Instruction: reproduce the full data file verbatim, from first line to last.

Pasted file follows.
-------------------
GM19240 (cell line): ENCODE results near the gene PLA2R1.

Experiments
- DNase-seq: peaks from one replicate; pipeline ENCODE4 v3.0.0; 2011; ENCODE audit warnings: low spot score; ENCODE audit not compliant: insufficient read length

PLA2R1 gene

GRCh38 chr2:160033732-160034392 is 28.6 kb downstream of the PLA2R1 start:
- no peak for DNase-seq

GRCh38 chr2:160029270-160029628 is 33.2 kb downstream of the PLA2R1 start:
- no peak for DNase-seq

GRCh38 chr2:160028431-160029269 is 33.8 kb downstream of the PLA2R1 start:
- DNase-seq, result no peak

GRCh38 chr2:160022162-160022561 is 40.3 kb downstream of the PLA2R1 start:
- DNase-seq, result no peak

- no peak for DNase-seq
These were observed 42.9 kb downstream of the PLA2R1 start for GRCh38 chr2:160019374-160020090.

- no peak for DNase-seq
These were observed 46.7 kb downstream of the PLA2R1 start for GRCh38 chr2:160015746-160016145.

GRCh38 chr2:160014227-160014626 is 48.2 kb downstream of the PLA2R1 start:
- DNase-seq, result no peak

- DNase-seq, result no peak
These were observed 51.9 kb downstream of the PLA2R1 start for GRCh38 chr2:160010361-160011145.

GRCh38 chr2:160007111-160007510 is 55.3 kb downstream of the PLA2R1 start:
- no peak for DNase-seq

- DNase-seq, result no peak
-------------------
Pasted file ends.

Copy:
GM19240 (cell line): ENCODE results near the gene PLA2R1.

Experiments
- DNase-seq: peaks from one replicate; pipeline ENCODE4 v3.0.0; 2011; ENCODE audit warnings: low spot score; ENCODE audit not compliant: insufficient read length

PLA2R1 gene

GRCh38 chr2:160033732-160034392 is 28.6 kb downstream of the PLA2R1 start:
- no peak for DNase-seq

GRCh38 chr2:160029270-160029628 is 33.2 kb downstream of the PLA2R1 start:
- no peak for DNase-seq

GRCh38 chr2:160028431-160029269 is 33.8 kb downstream of the PLA2R1 start:
- DNase-seq, result no peak

GRCh38 chr2:160022162-160022561 is 40.3 kb downstream of the PLA2R1 start:
- DNase-seq, result no peak

- no peak for DNase-seq
These were observed 42.9 kb downstream of the PLA2R1 start for GRCh38 chr2:160019374-160020090.

- no peak for DNase-seq
These were observed 46.7 kb downstream of the PLA2R1 start for GRCh38 chr2:160015746-160016145.

GRCh38 chr2:160014227-160014626 is 48.2 kb downstream of the PLA2R1 start:
- DNase-seq, result no peak

- DNase-seq, result no peak
These were observed 51.9 kb downstream of the PLA2R1 start for GRCh38 chr2:160010361-160011145.

GRCh38 chr2:160007111-160007510 is 55.3 kb downstream of the PLA2R1 start:
- no peak for DNase-seq

- DNase-seq, result no peak